ITDP Mexico participated as a strategic ally of the Forum. Salvador Medina and Marianely Patlán hosted a workshop titled “Transport-oriented Development and Active Mobility,” with support of the Inter-American Development Bank. Gonzalo Peón, Mexico’s Deputy Director and José Arevalo participated at a panel regarding bikesharing systems in Latin America. During this workshop, it was determined that ITDP’s TOD Standard has proven to be very efficient for cycling and pedestrian advocacy groups in Mexico specifically during the revision of new public transport projects in cities like Gaudalajara and Monterrey. Meanwhile, transit and planning officers in Queretaro, Cuernavaca, and Tijuana are in the process of applying concepts from the Standard. The land use regulations in those cities demand reviewing the TOD Standard, so detailed observations and amendments to the Standard were served during the workshop. ITDP Mexico is looking to strengthen their collaboration with these cities on this matter. Finally, Bernardo Baranda, Regional Director for Latin America joined a discussion titled Mobility Policies: From Legislation to Implementation, where he highlighted ITDP’s efforts to promote parking reform in Mexico City.
In addition, Areli Carreón, founder and member of Bicitekas, was elected Mexico City’s first bicycle mayor, a recognition awarded by the Dutch organization CycleSpace. During the span of her term, the bicycle mayor will seek to catalyze citizen participation, financial support of the business community, and government efforts, in order to achieve a comprehensive cycling agenda for Mexico City.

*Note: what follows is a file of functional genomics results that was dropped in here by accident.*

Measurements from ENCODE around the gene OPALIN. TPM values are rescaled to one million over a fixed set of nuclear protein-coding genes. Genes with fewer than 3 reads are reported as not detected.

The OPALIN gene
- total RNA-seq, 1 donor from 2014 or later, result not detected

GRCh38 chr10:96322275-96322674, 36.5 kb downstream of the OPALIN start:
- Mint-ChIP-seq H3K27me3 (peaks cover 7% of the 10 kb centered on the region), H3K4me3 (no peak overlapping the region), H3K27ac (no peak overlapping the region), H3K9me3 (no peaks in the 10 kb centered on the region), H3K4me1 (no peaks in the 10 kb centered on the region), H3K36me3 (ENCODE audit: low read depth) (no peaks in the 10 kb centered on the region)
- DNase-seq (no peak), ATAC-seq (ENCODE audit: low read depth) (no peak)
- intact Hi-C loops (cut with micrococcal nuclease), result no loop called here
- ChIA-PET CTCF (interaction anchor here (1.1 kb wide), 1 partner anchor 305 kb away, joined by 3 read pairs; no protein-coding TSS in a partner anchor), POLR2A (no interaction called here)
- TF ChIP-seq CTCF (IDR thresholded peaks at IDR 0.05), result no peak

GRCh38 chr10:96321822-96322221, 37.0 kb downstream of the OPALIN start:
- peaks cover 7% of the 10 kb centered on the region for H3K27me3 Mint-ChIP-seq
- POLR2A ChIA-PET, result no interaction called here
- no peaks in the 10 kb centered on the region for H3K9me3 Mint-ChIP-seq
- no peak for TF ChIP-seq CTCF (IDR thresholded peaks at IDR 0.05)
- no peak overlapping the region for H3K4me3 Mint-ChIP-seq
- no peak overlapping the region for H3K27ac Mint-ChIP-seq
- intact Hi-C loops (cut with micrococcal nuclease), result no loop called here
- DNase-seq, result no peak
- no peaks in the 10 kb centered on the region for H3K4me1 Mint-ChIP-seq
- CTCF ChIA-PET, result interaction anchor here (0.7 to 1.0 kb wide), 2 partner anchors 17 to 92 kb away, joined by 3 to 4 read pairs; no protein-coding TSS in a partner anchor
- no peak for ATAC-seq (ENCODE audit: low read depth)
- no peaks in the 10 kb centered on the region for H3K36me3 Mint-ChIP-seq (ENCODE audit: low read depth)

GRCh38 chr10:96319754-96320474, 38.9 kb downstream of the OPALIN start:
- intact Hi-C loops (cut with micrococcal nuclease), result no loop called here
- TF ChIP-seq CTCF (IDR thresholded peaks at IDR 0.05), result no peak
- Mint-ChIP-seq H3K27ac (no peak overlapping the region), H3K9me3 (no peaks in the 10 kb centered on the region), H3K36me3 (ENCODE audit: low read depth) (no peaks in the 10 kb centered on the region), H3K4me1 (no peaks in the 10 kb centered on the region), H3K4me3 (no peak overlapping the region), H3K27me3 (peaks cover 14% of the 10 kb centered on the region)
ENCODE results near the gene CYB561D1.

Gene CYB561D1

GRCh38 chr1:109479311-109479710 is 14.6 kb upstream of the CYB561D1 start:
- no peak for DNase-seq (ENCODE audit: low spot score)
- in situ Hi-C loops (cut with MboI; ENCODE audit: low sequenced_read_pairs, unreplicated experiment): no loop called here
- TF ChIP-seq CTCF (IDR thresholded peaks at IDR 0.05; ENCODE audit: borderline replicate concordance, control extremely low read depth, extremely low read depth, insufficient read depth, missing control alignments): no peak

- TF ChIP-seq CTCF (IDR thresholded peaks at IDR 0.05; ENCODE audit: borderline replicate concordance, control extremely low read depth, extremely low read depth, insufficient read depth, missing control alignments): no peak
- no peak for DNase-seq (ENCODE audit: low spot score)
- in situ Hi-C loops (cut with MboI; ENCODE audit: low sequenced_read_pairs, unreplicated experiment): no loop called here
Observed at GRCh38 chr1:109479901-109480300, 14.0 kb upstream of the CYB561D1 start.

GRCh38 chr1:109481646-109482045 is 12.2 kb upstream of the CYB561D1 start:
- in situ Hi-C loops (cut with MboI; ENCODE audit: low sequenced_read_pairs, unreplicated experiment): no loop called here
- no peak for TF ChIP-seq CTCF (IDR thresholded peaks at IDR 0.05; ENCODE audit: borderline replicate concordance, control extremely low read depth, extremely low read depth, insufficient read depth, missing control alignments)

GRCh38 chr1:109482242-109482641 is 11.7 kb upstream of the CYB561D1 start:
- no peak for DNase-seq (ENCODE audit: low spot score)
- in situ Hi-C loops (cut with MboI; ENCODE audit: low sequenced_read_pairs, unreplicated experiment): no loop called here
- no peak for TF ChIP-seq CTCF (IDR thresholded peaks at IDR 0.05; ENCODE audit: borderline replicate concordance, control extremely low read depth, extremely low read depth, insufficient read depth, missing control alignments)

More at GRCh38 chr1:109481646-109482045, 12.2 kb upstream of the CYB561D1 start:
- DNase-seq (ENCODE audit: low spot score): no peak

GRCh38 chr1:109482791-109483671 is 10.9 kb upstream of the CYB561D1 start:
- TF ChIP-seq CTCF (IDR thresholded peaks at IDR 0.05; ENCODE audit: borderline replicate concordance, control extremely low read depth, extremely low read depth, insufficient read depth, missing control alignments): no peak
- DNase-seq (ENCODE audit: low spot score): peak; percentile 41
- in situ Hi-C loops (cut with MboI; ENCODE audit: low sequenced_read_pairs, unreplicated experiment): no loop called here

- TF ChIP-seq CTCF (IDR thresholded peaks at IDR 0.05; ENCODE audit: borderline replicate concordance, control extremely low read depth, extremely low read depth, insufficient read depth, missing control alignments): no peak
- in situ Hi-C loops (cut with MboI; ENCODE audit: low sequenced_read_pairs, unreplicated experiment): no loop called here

During the event, the city government announced Mexico City’s Road Safety Program (Programa Integral de Seguridad Vial), which crystallizes the Vision Zero policy that the city has been implementing in past months, and charts the route forward to achieve a significant reduction of cycling fatalities and injuries, eventually reaching zero. Furthermore, the government also announced the creation of a cyclist insurance called “Rueda Seguro” (ride safely) which seeks to give legal support and medical assistance to the cyclist community.
Which of the two images above shows a public space? Technically both. But they are two very different approaches to what makes a public space, and they beg larger questions for all cities. Which public space is more inviting? Which one looks like a place for all people? Which public space gives more back to its city?
The images show Philadelphia’s South Street, a vibrant mix of shops, restaurants, and residences at the border of Center City’s hustle and bustle and the tightly packed rowhouse neighborhoods of South Philly.